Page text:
If you are anything like me when it comes to how we want to experience our romantic relationships, we have some common values and beliefs:
- We value having strong relationships with a team player.
- We value having a partner who we can talk to about anything.
- We value truthful communication.
- We value having trust and respect in and for each other.
- We value having a partner we can count on for support.
- We value investing in our relationship and doing what we can and then some to make it work.
- We value having a deep friendship, with our partner
- We value having expressing empathy, compassion, patience, respect, flexibility, and openness is important in a relationship.
- We value having a sense of humor (who doesn’t love to laugh)
- We value being loved for who we are and who we are becoming.
- We value emotional availability and security from our partners.
- We value investing in personal growth individually and as a couple.
- We believe in building our emotional intelligence skills.
- We believe in having the ability to work through conflict.
- We believe in having similar values.
- We believe both parties should be emotionally invested in the relationship.
- We believe in owning our stuff when triggered because we are aware that we carry emotional baggage that needs to be sorted out.
- We believe we should feel comfortable expressing our emotions to our partner.
When any of our values or beliefs are threatened there will be conflict. Conflict is all about emotions, and when we are off balance emotionally it becomes extremely difficult to engage in constructive responses and deal with conflict effectively.
I remember when I had arguments in my past relationships, I always thought, it would cause a breakup even though they were minor issues. I caused myself so much unnecessary stress because I didn’t know how to read emotional cues and calm myself down.
In order to reduce the conflict and the anxiety that goes along with it, it all starts with being aware of your emotions. Then being able to verbalize them to your partner.
I have a few tools that will help you with this.
When you have a heightened awareness of your emotions you’re able to monitor your own and other's feelings and emotion. When you have a grip on that you can use the information to guide your thinking and actions to help come to a resolution with having a conflict.
Here is an easy way I’ve found to help develop your emotional intelligence; it’s called emotional mapping.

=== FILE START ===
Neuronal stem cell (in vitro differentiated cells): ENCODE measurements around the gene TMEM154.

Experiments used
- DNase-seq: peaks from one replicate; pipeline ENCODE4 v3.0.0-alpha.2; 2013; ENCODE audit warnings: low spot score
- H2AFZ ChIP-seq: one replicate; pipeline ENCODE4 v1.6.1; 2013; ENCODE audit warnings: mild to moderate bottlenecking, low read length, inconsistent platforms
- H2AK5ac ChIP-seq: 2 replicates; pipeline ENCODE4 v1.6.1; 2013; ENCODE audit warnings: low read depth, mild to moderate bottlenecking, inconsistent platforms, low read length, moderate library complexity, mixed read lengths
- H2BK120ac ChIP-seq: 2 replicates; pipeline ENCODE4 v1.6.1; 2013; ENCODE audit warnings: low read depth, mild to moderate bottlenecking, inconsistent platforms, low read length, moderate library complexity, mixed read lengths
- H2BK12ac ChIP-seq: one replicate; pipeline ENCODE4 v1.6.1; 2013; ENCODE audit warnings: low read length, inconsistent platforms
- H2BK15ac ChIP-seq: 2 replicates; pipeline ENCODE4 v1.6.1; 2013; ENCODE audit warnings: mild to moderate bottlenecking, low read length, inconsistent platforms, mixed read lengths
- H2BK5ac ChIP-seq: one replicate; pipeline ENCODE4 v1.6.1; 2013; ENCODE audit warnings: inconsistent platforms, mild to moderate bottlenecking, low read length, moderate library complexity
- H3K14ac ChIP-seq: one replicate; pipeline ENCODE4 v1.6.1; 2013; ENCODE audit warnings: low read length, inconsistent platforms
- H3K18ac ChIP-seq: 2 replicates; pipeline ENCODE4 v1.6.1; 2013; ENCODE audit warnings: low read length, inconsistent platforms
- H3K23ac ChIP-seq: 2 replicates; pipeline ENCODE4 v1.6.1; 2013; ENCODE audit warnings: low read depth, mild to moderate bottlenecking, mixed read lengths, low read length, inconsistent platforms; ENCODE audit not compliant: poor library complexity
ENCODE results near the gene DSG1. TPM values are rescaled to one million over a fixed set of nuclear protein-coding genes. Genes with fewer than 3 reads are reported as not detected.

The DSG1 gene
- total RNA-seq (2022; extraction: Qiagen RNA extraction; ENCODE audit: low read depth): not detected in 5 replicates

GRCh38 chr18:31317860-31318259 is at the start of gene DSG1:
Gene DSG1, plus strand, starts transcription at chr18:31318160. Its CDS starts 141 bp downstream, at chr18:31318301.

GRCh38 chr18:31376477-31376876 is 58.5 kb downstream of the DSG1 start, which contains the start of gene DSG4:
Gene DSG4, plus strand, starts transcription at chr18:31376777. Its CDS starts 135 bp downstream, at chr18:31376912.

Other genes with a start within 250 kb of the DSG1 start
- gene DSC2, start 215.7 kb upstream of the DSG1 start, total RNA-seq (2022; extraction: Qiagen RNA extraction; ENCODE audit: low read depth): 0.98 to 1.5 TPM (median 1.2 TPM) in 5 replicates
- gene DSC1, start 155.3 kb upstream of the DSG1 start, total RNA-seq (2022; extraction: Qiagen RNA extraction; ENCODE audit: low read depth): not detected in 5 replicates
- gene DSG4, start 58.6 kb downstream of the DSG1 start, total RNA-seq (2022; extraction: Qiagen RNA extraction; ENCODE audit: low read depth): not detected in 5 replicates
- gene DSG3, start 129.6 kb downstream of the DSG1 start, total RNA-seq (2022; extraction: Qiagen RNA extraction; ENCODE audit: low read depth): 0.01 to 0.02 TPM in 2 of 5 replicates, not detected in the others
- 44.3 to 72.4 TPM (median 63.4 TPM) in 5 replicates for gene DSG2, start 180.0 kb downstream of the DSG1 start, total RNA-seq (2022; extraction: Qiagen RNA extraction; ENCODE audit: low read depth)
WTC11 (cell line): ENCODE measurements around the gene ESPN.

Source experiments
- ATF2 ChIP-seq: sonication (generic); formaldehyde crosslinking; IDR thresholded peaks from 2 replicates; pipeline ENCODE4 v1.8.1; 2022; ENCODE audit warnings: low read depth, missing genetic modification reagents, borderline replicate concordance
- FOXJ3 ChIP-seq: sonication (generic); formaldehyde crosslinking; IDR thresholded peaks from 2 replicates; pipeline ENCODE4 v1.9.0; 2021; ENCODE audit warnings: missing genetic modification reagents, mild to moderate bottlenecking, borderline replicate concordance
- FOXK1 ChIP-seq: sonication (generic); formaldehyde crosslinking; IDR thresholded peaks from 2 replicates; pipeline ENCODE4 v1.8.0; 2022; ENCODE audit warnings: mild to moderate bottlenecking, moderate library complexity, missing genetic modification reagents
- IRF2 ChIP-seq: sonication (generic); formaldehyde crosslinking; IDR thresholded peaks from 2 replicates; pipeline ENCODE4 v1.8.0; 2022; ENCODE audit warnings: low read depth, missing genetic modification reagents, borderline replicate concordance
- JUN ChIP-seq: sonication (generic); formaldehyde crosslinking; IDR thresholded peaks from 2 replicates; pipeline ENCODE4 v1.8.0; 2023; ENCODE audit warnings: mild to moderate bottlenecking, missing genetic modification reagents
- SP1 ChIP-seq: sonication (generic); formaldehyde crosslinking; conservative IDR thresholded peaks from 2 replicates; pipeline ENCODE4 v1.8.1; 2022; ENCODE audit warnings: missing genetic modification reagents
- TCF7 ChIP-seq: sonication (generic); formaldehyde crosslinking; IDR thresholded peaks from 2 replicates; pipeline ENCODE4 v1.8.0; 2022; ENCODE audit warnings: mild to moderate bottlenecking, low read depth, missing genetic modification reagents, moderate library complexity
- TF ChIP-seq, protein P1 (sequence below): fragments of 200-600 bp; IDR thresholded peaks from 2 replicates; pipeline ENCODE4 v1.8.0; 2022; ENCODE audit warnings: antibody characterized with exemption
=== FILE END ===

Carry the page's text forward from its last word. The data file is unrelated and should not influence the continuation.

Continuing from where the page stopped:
I have 3 options to help you practice mapping your emotions associated with your romantic relationship.
Option ONE- Atlas of Emotions (Supported by the Dalai Lama):
The Dalai Lama is the embodiment of calm and peace and I’m all for tapping into what he uses to master his emotions.
- Tool: Try out this interactive tool: http://atlasofemotions.org/
*note: If you watch the video with the Dalai Lama, around 2:51 he talks about mapping emotions.
If you are open to digging deep, this is for you. You can explore every emotion and gain a great sense of awareness around what describing what you are feeling and why. I personally love deep dives exercises.
Option TWO- Emotional Map Worksheet:
If you don’t have the time to dig deep and just want to map your emotions without getting into what the emotions mean, this worksheet is perfect for you. It’s quick and easy to use.
- Tool: Here's the link: bit.ly/emotionalmapworksheet
Option THREE- Feelings Log
This is more freestyle. It takes a conscious effort to log your feelings consistently.
Step 1: Write down the emotions you feel during the day & note what happened right before the emotion (this will help you observe your patterns),
Step 2: After a week, read through your emotions and highlight the trends (work to understand the story your emotions are telling you)
Step 3: Describe what have you learned from your feeling log. Is there anything you’d like to address?. Then get an accountability partner to hold you accountable as you share what you are working on.).
This is the perfect segway to remind you to sign-up for my INNER COURSE™ e-coaching program if you haven’t already. Having accountability is one of the benefits my clients appreciate when working with me.
When you are more conscious of your emotions, you are confident of your personal needs before you enter a heated conversation. Taking a moment to self to breathe and examine where your feelings are coming from and why, you can have a rational and logical conversation where you can calmly explain your perspective.
Emotional mapping may not create changes you can see externally. However, it will create small changes you can feel internally and that’s worth a lot when you’re creating emotional wellness.
Leave a comment letting me how the process worked for you.